The Buddhist Kingdom of Bhutan has announced that it will roll out its nationwide COVID-19 vaccination program from 27 March, an auspicious date selected by senior monks of the Central Monastic Body. The government announced that the program could commence after the government of India confirmed that its second consignment of the Covishield vaccine, comprised of 400,000 doses, would arrive from India today.
“Pleased to receive additional 400,000 doses of Covishield, making possible the nationwide rollout of our vaccination program. People of Bhutan and I remain grateful,” the office of Bhutan’s prime minister, Dr. Lotay Tshering, said in an announcement shared over social media today. “We pray these gestures during the pandemic turn into boundless blessings for the people of India.”
Bhutan’s Central Monastic Body, the Zhung Dratshang, conducted a three-day Sangay Menlha or Medicine Buddha ceremony from 20–22 March to coincide with the arrival of the vaccine shipment.
On 20 January, the Himalayan kingdom became the first recipient of a free shipment of COVID-19 vaccines as part of India’s ongoing vaccine diplomacy efforts, receiving 150,000 doses of the Oxford-AstraZeneca vaccine from India’s domestic production.*
Prime Minister Tshering, a medical doctor by training, said at the time that the kingdom would wait until it had accumulated sufficient doses to vaccinate all 536,000 eligible citizens at the same time. The government subsequently decided to offer early doses to those Bhutanese who needed to travel overseas and may therefore be unable to receive the vaccine during the national rollout.
India, which has a world-leading vaccine industry, including the Serum Institute of India (SII), the world’s largest vaccine producer, cemented a partnership agreement early in the pandemic to produce the Oxford-AstraZeneca vaccine domestically under license, using the brandname Covishield. Earlier this month, India reported that it had already stockpiled some 80 million doses, a portion of which were contributed to the World Health Organization-backed COVAX initiative to distribute vaccines to less prosperous countries.
Under its distribution program, hashtagged #VaccineMaitri, India has also been delivering millions of free vaccines to Afghanistan, Bangladesh, Brazil, the Maldives, Mauritius, Morocco, Myanmar, Nepal, the Seychelles, and Sri Lanka.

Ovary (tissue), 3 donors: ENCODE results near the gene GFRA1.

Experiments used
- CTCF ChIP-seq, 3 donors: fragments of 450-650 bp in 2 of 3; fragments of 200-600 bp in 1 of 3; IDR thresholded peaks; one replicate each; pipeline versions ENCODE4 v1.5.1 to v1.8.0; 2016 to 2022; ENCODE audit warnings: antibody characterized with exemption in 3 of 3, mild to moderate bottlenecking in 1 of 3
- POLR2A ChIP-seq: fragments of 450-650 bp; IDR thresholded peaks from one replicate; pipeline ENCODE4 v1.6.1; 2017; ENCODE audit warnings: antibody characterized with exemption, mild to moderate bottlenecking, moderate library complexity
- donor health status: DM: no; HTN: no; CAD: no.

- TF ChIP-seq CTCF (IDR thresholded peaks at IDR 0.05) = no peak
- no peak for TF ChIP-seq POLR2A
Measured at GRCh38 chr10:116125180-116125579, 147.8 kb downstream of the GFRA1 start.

The Bhutanese newspaper Kuensel reported that of the 536,000 Bhutanese who are eligible for the vaccination, 480,372 people had already registered as of 17 March. Healthcare personnel will visit homes to vaccinate those who are unable to attend community vaccination centers.
Bhutan was quick to adopt a comprehensive, evidence-based tracing and testing regime soon after the SARS-CoV-2 novel coronavirus began spreading around the world, putting in place strict border controls and a three-week quarantine procedure for all returnees to avoid overloading its healthcare system. The coordinated response has been bolstered by the Bhutan’s traditional communal values—in which all levels of society, including the royal family, have acted in concert to observe social-distancing and support other response measures—and the country’s free universal healthcare system, a key aspect of the kingdom’s Gross National Happiness (GNH) philosophy.
Bhutan’s government ordered its second national lockdown in December, during a period when the number of confirmed infections in the country rose from about 400 to more than 700. The first infection in Bhutan was detected in an American tourist in March last year.**
At the time of writing on 22 March, Bhutan had reported 869 confirmed cases of COVID-19 and one related death, the lowest number of recorded cases in South Asia, with 867 people recovered. Total global cases have exceeded 123 million, with 2.7 million related deaths recorded and 69 million recovered.***
emote, landlocked, and perched in the rarified air of the eastern Himalaya, Bhutan is the world’s last remaining Vajrayana Buddhist Kingdom. The ancient spiritual tradition is embedded in the very consciousness and culture of this remote land, where it has flourished with an unbroken history that dates back to its introduction from Tibet by Padmasambhava, also known as Guru Rinpoche, in the eighth century.
Roughly 75 per cent of Bhutan’s population of some 770,000 people identify as Buddhists, according to the Washington, DC-based Pew Research Center. The majority of the remaining 25 per cent, mainly people of the Lhotshampa ethnic group of Nepalese descent, practice Hinduism. Most of Bhutan’s Buddhists follow either the Drukpa Kagyu or the Nyingma schools of Vajrayana Buddhism.
* Buddhist Bhutan the First Nation to Receive Free COVID-19 Vaccines from India (Buddhistdoor Global)